If you’re a survivalist, prepper, or aspiring homesteader, one of your goals is probably to live off-grid. And it is certainly a wise goal to have; our global energy grids are growing increasingly precarious and connected to bigger and bigger networks, making them more likely to be shut down by events like a solar flare, EMP, or terroristic hacking. Not to mention, you probably get sick of shelling out high energy costs and taxes to large corporations of government entities, and want to be free and independent.
Going off-grid is great, but are you sure you’re really ready for it? I don’t ask this to deter anyone, since I highly recommend getting off-grid to whatever capacity you can.
Rather, I want to make sure anyone considering getting off-grid knows what they’re in for. Here is everything you have to take into account if you’d like to be completely off-grid:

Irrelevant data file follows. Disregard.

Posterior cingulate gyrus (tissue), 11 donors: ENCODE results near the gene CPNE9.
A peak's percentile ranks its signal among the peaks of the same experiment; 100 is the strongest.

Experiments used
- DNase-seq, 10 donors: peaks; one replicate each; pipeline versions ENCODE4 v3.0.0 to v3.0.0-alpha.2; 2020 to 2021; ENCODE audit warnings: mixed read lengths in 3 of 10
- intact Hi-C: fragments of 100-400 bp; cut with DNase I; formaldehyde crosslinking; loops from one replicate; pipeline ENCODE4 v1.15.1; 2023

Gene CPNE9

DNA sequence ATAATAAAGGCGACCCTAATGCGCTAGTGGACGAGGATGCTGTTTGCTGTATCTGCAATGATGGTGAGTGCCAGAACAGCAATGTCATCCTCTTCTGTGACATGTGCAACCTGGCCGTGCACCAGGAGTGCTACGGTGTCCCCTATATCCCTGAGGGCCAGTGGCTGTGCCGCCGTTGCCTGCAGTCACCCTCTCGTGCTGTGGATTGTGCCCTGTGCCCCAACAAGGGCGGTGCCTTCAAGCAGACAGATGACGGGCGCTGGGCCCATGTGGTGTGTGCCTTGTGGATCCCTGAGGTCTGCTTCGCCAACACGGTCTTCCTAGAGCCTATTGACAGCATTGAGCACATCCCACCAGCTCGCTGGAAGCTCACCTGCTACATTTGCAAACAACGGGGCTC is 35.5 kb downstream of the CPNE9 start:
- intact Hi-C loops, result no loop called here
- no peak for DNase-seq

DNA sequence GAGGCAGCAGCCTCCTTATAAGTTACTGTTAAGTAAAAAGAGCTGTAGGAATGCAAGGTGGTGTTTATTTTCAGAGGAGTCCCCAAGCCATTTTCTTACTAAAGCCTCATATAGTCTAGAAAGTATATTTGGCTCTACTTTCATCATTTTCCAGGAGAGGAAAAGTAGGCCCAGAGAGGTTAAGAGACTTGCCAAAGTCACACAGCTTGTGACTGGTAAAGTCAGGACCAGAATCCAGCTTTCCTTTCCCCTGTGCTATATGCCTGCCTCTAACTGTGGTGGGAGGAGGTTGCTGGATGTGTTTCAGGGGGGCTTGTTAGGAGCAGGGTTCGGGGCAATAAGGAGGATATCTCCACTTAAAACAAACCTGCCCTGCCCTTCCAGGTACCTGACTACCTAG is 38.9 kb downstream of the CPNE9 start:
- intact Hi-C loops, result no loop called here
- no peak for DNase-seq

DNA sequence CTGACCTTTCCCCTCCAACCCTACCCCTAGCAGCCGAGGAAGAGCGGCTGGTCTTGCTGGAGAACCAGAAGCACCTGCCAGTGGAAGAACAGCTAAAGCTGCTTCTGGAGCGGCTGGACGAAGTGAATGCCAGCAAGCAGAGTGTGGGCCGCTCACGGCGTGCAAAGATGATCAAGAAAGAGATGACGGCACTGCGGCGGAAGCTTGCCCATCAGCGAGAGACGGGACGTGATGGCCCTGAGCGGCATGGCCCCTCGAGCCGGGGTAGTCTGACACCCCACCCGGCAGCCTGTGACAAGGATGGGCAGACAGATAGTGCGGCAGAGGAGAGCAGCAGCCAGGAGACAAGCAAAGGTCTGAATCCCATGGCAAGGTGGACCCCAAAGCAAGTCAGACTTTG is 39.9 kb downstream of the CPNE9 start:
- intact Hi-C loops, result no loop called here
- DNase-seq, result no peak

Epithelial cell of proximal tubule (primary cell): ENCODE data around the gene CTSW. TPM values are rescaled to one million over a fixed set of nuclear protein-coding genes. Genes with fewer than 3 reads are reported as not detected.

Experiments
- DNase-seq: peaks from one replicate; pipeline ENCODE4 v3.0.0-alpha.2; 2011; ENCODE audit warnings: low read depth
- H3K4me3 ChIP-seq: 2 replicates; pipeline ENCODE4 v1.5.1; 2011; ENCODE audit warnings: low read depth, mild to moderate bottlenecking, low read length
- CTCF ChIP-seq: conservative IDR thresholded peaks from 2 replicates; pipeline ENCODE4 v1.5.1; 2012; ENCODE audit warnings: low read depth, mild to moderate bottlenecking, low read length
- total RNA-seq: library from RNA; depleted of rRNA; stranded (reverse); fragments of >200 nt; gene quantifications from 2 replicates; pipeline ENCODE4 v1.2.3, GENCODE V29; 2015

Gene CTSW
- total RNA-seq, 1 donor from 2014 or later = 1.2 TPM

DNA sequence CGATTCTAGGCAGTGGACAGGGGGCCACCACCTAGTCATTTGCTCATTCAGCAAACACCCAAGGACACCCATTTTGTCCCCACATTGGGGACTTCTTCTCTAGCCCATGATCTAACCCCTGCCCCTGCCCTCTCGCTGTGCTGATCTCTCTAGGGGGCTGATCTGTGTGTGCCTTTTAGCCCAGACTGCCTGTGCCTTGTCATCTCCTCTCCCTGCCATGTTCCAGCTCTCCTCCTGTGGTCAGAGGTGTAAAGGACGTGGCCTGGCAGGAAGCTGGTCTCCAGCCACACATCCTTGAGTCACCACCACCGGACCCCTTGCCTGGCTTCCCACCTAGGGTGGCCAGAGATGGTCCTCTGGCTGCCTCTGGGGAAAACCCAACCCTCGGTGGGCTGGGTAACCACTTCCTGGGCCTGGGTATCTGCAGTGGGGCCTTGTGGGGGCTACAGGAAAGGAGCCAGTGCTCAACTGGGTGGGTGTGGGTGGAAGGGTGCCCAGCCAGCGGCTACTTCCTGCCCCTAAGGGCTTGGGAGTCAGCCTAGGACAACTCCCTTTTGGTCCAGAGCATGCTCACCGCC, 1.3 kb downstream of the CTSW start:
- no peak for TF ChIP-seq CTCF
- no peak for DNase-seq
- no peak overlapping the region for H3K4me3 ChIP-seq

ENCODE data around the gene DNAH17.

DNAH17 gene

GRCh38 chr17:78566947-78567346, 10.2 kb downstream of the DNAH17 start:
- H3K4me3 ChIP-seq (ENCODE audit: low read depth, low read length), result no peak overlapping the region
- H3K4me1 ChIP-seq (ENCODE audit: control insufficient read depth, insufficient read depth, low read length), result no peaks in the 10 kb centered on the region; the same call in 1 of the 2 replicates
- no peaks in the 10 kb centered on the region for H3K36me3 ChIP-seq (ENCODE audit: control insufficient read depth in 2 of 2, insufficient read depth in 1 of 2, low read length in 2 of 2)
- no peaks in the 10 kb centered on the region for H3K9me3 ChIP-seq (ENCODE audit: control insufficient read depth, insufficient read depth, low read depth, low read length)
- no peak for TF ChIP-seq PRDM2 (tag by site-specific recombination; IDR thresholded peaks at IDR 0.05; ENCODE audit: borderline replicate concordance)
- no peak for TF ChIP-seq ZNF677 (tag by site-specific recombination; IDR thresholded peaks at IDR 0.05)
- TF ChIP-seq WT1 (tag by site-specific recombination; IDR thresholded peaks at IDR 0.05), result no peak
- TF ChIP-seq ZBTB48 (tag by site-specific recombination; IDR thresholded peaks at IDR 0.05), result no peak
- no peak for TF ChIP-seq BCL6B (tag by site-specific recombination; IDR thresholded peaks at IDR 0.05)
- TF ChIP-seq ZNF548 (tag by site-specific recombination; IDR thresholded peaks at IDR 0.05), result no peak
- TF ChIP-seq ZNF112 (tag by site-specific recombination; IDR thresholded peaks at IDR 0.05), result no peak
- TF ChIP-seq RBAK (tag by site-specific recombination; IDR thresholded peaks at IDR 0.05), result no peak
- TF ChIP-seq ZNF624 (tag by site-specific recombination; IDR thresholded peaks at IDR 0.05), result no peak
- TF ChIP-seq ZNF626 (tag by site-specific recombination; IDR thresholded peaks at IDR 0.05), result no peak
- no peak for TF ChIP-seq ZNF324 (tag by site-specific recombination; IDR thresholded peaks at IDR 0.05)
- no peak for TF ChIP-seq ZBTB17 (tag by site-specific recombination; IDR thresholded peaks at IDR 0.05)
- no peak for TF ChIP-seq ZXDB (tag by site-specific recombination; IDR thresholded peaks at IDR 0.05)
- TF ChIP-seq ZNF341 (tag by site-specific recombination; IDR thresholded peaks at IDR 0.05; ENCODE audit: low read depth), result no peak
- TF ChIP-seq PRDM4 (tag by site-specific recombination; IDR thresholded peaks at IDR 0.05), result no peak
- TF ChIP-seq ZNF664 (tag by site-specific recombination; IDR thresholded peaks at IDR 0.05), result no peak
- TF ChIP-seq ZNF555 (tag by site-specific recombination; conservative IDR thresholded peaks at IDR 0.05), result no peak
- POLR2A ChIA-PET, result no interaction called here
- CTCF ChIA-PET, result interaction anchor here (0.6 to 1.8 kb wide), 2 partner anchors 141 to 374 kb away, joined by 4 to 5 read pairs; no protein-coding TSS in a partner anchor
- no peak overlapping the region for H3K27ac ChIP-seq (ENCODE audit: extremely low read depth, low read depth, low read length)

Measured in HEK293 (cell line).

- Cooking food
- Storing food
- Powering appliances
- Pumping water
- A water source
- Phone service
- First aid
- Basic sanitation
When you move completely off-grid, there are so many small aspects of life that you don’t necessarily think about that are impacted by no or low electrical power.
For example, pumping water. This is something most of us take for granted, as pressurized water comes out of our tap fairly easily. We can easily wash our hands, do the dishes, rinse things off that have become dirty, wash our cars, equipment, pets, spray down our driveway, irrigate a wound, etc. When you’re off-grid, however, if you have catchment water or a well, you’ll have to have some kind of mechanism that can apply pressure to water in order to use it in the same way. Not to mention big appliances like washing machines and dishwashers.
The cool thing about going off grid, of course, is that you can learn very quickly to work around these things, get creative and innovative, and learn to go without much of what modern life might have gotten you accustomed to.
Living off-grid isn’t easy, but it’s definitely worth it. You might really be willing to sacrifice a whole lot of modern conveniences for real independence, and the security of a simpler way of life when disaster strikes or grids go down is definitely worth more, in my opinion, than all the modern comfort in the world.